Dr Raffaele Pernice from the Department of Urban Planning and Design at Xi’an Jiaotong-Liverpool University delivered a lecture focused on city planning and design to first and third grade students at a local primary school.
The lecture was part of a series of seminars on different subjects from biology to chemistry and astronomy organised at Hanlin Primary School by the ‘PhD Fathers Club’ of the school.
During his lecture entitled ‘Designing and Building the City’ Dr Pernice, who is a licensed architect and teaches topics in the fields of urban history and urban design, was assisted by Ms Yuan Sun, a PhD candidate in the Department of Urban Planning and Design at XJTLU.
Students were given explanations of the various elements that form cities and were introduced to some of the methods and concepts behind their design and construction, including how urban planning and design can improve quality of life by transforming the space of the built environment.
“It was quite challenging to keep over 60 children interested and attentive throughout the hour-long presentation,” explained Dr Pernice. “I tried to engage them by showing several scale models of buildings and urban spaces built by my students during their tutorials in the department because some are really well done, and look like pretty doll houses.”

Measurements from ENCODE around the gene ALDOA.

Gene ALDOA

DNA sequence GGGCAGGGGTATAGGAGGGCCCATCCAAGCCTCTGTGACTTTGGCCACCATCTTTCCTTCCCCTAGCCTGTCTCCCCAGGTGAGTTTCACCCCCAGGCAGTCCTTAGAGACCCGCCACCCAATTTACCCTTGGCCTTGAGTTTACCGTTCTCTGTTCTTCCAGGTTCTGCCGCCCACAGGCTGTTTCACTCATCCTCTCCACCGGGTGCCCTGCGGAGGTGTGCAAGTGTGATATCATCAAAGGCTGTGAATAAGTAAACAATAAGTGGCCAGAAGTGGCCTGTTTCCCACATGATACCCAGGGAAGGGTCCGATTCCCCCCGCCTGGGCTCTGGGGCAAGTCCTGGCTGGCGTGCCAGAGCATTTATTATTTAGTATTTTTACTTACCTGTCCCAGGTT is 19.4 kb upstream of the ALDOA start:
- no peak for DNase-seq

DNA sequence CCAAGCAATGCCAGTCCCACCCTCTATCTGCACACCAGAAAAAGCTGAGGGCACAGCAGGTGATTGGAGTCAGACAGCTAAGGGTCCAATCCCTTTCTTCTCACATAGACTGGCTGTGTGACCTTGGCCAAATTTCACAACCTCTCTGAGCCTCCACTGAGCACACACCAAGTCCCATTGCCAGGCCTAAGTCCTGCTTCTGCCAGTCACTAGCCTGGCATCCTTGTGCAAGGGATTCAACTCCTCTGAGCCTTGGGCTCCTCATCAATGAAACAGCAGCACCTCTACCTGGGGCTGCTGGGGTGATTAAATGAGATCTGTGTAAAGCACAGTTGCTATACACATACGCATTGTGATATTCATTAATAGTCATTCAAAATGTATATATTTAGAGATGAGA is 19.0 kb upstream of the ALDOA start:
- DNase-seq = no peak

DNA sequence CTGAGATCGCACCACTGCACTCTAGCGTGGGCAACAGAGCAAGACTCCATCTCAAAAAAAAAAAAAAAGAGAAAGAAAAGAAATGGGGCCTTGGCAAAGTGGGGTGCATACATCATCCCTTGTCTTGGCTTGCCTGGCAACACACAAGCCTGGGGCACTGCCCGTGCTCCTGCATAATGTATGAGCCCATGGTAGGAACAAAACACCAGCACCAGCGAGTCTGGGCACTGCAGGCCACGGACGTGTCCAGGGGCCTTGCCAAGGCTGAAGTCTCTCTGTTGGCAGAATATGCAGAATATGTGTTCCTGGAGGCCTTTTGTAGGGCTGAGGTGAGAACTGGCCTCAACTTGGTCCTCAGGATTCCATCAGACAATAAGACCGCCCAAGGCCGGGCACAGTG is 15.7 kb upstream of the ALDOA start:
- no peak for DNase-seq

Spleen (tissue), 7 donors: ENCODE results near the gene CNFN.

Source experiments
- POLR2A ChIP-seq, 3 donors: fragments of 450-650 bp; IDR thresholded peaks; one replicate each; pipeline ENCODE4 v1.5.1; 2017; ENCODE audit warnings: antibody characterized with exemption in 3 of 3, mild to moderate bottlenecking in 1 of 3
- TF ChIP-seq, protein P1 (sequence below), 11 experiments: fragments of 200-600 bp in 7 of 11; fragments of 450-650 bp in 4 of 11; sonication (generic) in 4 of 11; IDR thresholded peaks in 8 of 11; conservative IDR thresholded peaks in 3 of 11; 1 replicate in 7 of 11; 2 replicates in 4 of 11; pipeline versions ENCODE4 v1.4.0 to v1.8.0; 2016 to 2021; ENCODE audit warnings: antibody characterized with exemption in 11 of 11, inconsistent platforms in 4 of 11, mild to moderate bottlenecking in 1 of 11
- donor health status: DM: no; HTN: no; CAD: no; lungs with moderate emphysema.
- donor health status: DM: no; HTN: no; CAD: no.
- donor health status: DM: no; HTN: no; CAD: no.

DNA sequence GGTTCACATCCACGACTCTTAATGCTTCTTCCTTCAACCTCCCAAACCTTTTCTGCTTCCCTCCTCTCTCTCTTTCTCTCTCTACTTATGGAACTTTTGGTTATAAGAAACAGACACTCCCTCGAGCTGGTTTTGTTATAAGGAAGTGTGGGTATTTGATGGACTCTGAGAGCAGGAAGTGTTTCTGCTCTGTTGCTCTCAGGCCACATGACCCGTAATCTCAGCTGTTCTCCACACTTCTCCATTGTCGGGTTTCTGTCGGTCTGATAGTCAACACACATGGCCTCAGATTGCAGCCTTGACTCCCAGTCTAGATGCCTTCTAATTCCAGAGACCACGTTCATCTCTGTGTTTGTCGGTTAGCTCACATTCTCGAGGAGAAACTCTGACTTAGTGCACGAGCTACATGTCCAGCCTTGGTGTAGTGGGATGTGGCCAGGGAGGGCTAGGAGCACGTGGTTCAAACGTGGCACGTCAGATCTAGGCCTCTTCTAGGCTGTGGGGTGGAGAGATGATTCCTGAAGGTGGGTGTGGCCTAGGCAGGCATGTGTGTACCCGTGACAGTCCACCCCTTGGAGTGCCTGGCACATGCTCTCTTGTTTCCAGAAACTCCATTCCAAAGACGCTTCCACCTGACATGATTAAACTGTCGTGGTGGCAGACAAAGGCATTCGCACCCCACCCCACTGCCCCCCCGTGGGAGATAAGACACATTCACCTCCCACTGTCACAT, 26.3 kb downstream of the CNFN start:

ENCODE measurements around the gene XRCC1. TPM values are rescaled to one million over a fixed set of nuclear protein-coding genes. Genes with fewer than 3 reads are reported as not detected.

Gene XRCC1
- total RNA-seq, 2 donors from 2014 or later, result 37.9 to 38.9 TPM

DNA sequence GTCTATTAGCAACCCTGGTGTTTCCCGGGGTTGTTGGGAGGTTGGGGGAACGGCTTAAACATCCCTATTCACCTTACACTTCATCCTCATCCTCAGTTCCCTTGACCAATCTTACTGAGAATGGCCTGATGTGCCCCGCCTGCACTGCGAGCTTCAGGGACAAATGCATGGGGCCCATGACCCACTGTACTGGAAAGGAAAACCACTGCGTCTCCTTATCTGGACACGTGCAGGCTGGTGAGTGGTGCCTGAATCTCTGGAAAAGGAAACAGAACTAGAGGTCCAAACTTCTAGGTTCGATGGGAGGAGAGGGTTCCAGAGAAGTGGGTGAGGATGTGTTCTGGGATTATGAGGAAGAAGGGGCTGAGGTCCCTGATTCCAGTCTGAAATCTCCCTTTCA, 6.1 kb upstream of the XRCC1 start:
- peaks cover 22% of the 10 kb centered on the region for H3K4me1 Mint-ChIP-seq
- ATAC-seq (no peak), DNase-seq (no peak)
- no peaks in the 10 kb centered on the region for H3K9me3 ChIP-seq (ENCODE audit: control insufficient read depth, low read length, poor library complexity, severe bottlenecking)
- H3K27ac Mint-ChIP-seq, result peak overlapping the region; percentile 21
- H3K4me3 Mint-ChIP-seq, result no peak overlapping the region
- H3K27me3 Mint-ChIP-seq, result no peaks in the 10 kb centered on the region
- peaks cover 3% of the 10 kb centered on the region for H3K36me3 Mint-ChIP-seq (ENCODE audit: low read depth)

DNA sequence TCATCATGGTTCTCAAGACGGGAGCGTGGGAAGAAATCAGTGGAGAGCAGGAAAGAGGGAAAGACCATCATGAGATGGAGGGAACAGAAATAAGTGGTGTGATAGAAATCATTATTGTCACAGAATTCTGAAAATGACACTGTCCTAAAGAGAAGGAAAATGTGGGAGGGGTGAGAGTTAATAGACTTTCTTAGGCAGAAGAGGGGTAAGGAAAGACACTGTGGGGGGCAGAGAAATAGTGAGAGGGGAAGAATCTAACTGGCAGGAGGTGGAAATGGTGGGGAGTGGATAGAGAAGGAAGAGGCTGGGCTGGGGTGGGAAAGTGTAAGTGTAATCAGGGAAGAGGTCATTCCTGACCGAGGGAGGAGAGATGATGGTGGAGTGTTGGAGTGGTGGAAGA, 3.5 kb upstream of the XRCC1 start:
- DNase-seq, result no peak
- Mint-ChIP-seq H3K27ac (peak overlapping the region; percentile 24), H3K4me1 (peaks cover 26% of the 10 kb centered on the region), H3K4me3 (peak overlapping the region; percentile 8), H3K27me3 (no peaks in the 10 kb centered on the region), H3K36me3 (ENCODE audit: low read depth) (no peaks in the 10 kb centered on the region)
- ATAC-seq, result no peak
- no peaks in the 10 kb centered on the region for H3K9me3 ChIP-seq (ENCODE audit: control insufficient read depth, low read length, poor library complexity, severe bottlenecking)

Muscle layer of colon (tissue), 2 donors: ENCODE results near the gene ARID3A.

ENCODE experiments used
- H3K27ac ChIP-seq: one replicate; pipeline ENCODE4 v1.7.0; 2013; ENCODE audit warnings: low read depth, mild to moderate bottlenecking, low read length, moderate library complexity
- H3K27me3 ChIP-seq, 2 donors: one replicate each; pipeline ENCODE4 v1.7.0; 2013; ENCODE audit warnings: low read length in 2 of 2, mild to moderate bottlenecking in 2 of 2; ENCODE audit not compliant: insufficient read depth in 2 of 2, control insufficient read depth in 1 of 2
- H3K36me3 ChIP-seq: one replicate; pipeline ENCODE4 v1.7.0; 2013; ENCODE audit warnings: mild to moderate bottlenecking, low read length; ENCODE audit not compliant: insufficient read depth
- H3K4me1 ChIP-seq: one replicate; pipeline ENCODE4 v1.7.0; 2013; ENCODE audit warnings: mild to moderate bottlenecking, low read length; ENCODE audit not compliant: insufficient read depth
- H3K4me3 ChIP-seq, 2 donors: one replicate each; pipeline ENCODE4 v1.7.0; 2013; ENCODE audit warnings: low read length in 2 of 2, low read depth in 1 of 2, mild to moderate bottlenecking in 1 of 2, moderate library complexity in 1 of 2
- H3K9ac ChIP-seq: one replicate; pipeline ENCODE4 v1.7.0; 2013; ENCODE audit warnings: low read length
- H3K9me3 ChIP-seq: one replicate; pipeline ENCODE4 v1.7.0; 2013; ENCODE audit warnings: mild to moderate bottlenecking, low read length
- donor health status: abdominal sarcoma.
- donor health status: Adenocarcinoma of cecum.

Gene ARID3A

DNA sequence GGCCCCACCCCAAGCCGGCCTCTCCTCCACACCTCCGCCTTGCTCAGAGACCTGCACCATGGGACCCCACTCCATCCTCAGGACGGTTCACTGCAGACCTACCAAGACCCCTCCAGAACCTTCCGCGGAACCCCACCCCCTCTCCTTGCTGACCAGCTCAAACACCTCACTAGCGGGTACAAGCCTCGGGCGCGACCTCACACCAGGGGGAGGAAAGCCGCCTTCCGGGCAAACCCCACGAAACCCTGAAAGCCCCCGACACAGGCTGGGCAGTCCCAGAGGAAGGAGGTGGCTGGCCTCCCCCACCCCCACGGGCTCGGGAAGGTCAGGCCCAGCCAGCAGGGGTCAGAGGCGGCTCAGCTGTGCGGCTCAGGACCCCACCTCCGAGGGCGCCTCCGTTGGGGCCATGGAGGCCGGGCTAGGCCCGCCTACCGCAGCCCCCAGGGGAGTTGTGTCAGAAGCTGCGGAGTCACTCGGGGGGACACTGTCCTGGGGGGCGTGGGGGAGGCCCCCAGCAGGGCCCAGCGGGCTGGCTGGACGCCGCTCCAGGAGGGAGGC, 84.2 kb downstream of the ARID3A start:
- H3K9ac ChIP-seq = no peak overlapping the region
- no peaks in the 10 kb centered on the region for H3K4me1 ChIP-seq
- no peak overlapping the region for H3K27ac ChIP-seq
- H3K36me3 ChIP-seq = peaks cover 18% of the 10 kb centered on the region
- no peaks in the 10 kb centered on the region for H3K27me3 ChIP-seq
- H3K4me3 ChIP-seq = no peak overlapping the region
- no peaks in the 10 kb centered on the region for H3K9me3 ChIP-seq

The lecture was organised as a service to the local community of Hanlin neighbourhood whose school is very close to XJTLU's North Campus.
“The design and building of cities involves understanding a complex body of knowledge, and thus it need inputs from several other disciplines, such as science, art and technology,” said Dr Pernice. “It is important to educate young students from the primary school level to understand design processes and to look at the elements that form cities in order to stimulate their interest and foster their curiosity.
“The trick is to make them learn while playing,” Dr Pernice continued. “Many famous architects and planners started as children by playing with wooden blocks and Lego toys; these toys have the power of stimulating the manual ability and to develop insights into the complex understanding of the process of spatial construction, which is the basis for shaping the urban space and creating the forms of buildings.
“I think that elementary school is the ideal place to help students discover the wonders of the built environment, and at the same time this can inspire their future career choices when they grow up,” he said.
story and photos provided by Dr Raffaele Pernice; edited by Danny Abbasi